“It was an easy decision to attend ASU,” said Murphy. “It was a crazy time. When you factor in being a freshman in college, entering the transfer portal after I committed to OSU when I was 16 and they won a National Championship [in 2018]. That was my dream life. I’m committed to Oregon State, they are really good, and I am going there. It was a big moment for me because I got [to OSU], and everything didn’t go as planned. So that’s your first reality check that this is the real world, kid. Things are going to go awry.”
“You factor going into the portal; you factor the global pandemic; there were many moving parts. I talked to many schools and was lucky enough to get a lot of interest and offers when I put my name in, and every coach was really cool.”
“I had this [idea] in me that attending ASU would be awesome. I had two little brothers at home – they are nine and three, and they are really important to me. My dad is who he is, but he’s raising them somewhat on his own. Obviously, he has a lot on his plate raising those kids. With me being at home and being able to hang out with them as I could, as well as helping out around the house. It was a no-brainer to be around family, and obviously, the ASU connection was really special.”
Murphy’s first year at Arizona State also led to an additional change – he was solely focused on being a position player. He won the right field job going into the season and ended up playing in 57 games for the Sun Devils, where he hit .230/.267/.378 with four homers. However, due to circumstances, Murphy was able to make his two-way player dream come true, even if it was briefly.
“I pitched a couple of times during the fall and went okay; it was whatever. As the season started, they said I was going to play outfield and not pitch. I said, ‘Perfect.’ As things went on, the last bullpen I threw was in the fall, and then towards the season, we just ran out of pitchers. On a Sunday at Cal, they were like, ‘Here you go, you are starting today.’ I hadn’t thrown in months, but I ended up making the start, and I made a few more after that.”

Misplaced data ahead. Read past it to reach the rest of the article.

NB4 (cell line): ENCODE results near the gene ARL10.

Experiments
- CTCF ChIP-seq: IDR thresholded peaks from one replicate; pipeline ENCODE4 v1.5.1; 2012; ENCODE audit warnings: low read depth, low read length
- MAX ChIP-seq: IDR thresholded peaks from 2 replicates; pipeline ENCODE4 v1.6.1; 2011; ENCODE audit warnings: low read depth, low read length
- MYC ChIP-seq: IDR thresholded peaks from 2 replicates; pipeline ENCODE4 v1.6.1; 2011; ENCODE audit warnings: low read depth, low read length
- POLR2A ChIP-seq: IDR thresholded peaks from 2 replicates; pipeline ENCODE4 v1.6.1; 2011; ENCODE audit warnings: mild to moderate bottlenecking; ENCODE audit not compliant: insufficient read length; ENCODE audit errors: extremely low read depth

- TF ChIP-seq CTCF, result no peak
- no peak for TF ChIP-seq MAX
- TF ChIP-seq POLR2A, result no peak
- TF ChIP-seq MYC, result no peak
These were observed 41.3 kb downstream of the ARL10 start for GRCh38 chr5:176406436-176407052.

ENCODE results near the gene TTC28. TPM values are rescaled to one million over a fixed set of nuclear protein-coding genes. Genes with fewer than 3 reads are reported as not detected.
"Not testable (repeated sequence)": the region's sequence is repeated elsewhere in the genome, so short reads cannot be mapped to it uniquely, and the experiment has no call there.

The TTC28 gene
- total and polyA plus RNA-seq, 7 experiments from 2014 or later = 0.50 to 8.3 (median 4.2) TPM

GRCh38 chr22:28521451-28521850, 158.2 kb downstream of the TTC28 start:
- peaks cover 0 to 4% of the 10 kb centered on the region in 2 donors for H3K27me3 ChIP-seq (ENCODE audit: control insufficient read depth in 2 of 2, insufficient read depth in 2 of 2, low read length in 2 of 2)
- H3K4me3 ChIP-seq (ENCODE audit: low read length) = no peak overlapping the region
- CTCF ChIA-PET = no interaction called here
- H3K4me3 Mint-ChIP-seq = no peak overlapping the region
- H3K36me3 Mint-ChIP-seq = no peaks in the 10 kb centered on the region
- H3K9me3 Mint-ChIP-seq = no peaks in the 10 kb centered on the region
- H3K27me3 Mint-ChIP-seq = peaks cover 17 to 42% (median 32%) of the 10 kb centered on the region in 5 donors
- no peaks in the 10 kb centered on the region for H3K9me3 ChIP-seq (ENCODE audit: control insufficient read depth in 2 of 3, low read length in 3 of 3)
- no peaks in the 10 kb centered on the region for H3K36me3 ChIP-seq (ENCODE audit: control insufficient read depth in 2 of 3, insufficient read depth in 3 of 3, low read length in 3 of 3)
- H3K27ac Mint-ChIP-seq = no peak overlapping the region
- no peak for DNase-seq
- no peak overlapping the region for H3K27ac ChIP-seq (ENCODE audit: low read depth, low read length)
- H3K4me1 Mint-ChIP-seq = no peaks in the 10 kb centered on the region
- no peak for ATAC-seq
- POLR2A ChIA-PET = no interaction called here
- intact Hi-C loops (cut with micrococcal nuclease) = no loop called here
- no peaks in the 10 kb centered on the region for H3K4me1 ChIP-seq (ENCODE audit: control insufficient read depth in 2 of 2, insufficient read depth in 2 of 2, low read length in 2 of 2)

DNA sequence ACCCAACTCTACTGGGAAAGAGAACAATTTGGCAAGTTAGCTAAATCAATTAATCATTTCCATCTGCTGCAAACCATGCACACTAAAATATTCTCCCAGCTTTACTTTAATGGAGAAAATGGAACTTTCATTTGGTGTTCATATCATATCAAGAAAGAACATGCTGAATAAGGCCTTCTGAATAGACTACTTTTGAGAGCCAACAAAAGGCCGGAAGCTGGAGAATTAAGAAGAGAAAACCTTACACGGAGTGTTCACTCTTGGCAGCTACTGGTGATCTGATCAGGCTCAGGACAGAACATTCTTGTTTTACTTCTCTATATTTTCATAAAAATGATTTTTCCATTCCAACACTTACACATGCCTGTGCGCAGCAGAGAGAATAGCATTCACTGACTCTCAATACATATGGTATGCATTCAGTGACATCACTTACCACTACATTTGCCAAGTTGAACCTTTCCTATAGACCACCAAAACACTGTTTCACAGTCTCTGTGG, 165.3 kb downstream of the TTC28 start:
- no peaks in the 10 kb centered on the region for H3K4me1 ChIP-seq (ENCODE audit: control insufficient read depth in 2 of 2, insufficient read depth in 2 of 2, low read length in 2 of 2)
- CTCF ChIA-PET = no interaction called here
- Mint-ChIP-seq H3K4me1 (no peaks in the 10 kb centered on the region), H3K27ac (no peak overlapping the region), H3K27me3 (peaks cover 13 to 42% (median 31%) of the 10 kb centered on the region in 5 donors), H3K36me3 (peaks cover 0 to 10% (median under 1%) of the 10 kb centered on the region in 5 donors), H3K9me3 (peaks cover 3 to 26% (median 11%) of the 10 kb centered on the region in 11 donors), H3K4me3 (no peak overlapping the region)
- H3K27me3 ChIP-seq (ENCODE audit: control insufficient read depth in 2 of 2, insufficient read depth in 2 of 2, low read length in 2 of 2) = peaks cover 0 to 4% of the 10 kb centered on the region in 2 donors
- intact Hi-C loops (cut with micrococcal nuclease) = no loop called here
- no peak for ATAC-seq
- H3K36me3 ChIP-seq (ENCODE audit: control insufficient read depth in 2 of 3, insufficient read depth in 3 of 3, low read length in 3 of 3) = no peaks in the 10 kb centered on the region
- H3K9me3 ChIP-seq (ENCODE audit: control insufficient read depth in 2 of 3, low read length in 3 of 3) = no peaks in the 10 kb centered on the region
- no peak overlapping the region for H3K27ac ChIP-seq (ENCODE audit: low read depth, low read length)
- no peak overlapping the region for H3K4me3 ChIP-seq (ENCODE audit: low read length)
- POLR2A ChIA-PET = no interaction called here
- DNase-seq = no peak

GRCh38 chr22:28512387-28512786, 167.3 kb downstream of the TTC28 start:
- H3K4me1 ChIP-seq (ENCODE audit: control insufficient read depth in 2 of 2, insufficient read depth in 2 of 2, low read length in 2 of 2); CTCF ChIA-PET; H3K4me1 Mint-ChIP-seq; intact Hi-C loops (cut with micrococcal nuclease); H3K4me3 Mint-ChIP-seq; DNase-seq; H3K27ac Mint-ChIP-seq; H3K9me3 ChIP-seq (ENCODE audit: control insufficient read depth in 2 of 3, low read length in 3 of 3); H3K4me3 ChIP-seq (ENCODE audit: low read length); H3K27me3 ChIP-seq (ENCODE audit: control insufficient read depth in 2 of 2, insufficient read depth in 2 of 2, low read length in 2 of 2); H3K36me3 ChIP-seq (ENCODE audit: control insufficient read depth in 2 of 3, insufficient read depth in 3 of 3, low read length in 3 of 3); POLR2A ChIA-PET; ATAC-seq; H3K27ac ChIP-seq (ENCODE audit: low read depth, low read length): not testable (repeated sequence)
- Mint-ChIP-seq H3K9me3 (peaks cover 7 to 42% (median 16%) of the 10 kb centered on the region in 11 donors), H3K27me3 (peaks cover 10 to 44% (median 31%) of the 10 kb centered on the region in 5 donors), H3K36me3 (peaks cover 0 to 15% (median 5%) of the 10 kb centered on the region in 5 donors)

In his first career start against Cal, Murphy pitched seven scoreless innings, becoming the first Sun Devil in nearly four years to go seven innings and allow one hit or fewer. Despite the success on the mound, Murphy forged ahead with his mind set on becoming a better hitter and a more capable outfielder.
“Over time, I put every ounce of my being into becoming a better hitter, outfielder, and position player,” said Murphy. “I wouldn’t say I soured on pitching; it just kind of took a backseat. I became obsessed with hitting. When you have that crazy love and obsession with something, everything else becomes less important. I wouldn’t say I have a distaste for pitching. Hitting is so hard anyway. Props to [Shohei] Ohtani or anyone that can do both. Hitting is extremely difficult. I want to focus on that.”
In 2022, his final season in college, Murphy showed considerable improvement at the plate. He produced a .791 OPS and hit five homers for the PAC-12 school. Murphy didn’t hear his name called in the draft, but he ended up signing a free-agent contract shortly after the draft.
Murphy made his professional debut in 2022, seeing time with the ACL Padres and the Lake Elsinore Storm. In 22 games, he produced a .658 while playing part-time down the stretch for a Storm team that won the California League championship.
This season, Murphy opened up in the outfield mix, seeing time in right field. His April numbers were respectable (.274/.375/.403), but he hit a snag in May. He went on the injured list for three weeks with an oblique strain. Initially, he struggled before finding his stride again in June.